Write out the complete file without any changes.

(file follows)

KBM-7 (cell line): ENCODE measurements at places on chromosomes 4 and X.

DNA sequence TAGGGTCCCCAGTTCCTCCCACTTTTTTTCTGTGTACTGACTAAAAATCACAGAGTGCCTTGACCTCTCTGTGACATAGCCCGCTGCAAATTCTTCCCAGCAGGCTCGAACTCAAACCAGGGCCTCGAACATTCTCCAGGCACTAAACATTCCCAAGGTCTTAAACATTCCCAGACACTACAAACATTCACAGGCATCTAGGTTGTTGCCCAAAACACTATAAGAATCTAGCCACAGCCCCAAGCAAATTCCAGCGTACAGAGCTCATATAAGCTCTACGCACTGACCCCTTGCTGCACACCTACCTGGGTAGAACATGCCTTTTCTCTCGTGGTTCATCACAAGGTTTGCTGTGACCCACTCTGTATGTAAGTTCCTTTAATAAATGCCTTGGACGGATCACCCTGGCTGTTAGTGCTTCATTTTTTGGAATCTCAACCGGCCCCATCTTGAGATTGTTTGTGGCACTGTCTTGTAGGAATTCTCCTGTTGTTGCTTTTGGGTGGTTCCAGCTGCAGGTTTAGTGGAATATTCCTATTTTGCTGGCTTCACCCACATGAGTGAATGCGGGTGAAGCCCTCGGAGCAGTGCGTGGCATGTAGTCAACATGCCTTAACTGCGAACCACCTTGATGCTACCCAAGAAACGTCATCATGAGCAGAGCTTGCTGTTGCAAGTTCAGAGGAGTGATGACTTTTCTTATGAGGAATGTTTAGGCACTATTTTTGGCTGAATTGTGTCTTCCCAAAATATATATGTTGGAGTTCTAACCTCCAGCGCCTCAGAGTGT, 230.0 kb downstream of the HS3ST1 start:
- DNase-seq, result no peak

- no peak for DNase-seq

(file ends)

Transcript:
KBM-7 (cell line): ENCODE measurements at places on chromosomes 4 and X.

DNA sequence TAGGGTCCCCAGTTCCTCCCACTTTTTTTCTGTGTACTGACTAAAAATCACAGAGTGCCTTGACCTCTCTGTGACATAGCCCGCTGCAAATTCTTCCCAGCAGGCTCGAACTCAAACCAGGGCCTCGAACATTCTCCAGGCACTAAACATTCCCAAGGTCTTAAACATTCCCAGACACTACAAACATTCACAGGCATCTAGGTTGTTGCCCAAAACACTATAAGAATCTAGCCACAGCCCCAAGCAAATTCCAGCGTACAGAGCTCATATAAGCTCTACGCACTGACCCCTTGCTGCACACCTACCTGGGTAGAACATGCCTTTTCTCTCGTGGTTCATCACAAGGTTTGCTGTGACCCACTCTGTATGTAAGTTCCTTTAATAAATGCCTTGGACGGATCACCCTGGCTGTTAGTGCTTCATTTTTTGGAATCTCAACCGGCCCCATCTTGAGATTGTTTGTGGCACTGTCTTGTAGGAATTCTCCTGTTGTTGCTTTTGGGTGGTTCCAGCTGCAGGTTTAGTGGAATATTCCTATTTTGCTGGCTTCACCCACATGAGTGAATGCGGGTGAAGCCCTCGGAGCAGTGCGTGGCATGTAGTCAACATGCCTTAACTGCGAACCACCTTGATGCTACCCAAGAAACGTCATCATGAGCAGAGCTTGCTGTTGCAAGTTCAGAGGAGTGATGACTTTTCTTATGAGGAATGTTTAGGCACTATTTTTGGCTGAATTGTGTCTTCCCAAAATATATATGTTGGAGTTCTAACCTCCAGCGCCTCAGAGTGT, 230.0 kb downstream of the HS3ST1 start:
- DNase-seq, result no peak

- no peak for DNase-seq